More than 20% of Puerto Rico is now in an extreme drought. 45% is in a severe one. The month of July was the driest month in Puerto Rico since it became a U.S. territory in 1898, and water rationing means that many residents have running water only one day in three. It will soon be one day in four.
U.S. Agriculture Secretary Thomas Vilsack has declared 20 of the 78 municipalities disaster zones, 2.8 million of the Island’s 3.5 million people are being affected, and water rates continue to be punishingly high.
The agricultural sector is being hit hard, along with fishing and tourism, and more businesses will be affected as the drought continues.
This is the last thing Puerto Rico, now in default on some debt, needed. The financial crisis is already forcing many to move to the States.
What’s the solution? The water authority in Puerto Rico is sending trucks around with drinking water, and they’re planning to seed clouds in hopes of making rain.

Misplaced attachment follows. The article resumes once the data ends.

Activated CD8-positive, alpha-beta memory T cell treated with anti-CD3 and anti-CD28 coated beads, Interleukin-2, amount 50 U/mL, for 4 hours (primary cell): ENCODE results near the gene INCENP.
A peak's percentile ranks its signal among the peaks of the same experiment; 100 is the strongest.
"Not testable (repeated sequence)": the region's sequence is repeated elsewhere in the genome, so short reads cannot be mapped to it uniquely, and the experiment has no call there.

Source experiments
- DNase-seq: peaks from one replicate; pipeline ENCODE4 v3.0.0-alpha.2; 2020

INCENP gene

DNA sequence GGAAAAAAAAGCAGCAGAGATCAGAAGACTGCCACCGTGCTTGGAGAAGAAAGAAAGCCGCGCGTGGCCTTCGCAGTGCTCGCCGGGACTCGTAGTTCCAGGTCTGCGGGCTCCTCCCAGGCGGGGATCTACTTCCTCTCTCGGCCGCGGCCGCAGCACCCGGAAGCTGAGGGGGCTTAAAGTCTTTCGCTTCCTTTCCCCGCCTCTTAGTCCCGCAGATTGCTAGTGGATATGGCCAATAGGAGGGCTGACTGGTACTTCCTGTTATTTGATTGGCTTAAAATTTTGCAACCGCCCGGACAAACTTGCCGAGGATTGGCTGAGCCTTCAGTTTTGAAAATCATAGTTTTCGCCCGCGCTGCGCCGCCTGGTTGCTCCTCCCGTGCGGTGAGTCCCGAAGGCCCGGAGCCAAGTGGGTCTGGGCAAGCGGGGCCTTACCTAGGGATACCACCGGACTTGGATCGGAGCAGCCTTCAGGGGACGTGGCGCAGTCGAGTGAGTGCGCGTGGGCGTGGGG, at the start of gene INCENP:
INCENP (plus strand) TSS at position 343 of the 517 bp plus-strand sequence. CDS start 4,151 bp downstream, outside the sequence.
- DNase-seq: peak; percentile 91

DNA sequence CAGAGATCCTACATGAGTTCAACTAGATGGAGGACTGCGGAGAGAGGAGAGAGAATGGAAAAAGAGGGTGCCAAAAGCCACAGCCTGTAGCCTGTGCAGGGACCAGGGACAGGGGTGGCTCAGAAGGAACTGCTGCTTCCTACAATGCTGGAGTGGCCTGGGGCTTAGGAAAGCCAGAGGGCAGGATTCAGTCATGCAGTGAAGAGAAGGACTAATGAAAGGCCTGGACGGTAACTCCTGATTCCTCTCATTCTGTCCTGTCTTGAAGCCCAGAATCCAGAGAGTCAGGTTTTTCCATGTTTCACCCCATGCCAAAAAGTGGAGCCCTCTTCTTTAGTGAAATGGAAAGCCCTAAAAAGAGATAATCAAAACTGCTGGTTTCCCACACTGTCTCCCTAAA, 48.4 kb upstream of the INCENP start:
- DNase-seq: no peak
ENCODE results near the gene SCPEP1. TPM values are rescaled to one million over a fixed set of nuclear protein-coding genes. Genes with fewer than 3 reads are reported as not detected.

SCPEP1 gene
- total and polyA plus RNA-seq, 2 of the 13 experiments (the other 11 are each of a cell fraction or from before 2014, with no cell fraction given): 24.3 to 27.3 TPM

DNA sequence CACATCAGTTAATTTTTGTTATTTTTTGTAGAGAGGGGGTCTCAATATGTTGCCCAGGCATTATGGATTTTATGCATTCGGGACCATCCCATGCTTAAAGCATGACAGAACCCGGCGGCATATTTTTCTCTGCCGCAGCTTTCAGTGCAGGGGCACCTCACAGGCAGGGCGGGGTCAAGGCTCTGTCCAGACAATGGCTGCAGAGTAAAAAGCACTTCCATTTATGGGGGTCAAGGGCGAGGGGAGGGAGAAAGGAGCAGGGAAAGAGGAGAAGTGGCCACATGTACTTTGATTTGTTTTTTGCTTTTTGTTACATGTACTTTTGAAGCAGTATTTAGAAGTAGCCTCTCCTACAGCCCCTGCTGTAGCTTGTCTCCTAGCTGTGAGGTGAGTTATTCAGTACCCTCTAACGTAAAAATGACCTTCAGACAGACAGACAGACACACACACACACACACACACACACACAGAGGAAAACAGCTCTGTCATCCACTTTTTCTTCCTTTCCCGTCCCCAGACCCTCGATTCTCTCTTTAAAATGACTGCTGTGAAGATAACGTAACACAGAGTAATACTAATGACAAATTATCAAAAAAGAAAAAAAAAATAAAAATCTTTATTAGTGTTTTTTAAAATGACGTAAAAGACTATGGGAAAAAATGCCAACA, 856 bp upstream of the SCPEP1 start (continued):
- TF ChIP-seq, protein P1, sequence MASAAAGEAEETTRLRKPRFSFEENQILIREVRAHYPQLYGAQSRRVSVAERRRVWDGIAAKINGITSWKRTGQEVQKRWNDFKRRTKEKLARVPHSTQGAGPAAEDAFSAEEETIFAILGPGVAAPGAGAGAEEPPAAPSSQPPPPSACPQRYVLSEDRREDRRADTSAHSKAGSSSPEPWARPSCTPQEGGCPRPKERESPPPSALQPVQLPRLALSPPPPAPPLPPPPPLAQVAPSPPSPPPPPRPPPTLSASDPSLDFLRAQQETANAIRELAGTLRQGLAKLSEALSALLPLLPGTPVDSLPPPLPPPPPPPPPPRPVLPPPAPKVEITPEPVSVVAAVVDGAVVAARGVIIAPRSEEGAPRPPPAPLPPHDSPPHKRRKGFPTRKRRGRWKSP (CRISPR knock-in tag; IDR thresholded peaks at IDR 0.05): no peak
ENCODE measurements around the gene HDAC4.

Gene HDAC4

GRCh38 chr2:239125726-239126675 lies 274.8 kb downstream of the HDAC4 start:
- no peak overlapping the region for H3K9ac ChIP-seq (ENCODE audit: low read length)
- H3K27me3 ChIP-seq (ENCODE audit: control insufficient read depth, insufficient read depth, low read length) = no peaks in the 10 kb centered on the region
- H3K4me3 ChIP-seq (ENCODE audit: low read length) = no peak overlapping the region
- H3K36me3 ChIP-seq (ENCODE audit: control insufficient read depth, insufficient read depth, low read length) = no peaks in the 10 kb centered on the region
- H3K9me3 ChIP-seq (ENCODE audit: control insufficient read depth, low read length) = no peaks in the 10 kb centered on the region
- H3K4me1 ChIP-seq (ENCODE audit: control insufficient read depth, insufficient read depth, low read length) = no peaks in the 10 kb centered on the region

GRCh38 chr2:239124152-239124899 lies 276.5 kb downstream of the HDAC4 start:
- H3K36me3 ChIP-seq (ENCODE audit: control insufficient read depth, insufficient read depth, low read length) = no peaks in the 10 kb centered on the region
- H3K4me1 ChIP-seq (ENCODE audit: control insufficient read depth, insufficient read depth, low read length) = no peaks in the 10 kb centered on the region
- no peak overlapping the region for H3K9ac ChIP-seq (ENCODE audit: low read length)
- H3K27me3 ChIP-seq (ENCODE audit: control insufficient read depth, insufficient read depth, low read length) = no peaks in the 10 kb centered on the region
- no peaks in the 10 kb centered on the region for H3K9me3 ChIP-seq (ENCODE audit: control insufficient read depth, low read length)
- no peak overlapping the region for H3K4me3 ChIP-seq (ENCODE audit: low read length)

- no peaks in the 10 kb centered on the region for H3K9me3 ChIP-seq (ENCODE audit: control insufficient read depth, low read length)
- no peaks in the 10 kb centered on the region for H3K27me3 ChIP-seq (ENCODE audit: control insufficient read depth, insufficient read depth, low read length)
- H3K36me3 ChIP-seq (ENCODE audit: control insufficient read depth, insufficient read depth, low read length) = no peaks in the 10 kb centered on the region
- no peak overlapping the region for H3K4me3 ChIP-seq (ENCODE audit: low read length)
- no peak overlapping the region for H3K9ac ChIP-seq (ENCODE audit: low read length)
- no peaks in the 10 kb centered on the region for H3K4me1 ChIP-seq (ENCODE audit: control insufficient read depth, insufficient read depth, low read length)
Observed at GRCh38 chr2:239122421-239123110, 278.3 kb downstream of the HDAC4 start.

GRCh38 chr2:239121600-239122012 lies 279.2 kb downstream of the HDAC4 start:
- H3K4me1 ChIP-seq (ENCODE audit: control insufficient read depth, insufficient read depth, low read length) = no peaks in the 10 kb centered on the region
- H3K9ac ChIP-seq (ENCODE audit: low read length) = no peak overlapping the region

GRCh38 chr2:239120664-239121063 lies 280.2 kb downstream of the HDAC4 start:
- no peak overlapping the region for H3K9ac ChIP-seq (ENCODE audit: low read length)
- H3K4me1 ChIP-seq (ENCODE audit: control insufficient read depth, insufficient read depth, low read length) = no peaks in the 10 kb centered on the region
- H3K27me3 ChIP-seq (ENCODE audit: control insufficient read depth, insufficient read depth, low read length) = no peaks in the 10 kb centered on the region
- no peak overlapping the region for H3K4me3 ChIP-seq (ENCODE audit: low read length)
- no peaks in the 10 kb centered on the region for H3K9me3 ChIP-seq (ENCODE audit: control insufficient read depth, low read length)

Resident Commissioner Pierluisi called for help from the federal government in June. Declaring much of Puerto Rico a disaster zone made residents eligible for federal loans, but little more has been done.
Would it be different if Puerto Rico were a state?
California has been suffering from a drought as well. They have received emergency loans, just as Puerto Rico has. They’ve also been allocated $100 million in livestock disaster funds, $3 million in emergency water grants, $60 million for food banks, and $5 million in emergency watershed improvement funds.
You can read the details on drought efforts at a White House webpage with a map showing the areas of the United states which are experiencing drought. The map does not include Puerto Rico.
As long as Puerto Rico is a territory rather than a State, the federal government can legally treat Puerto Rico differently from the States. It is time for a change.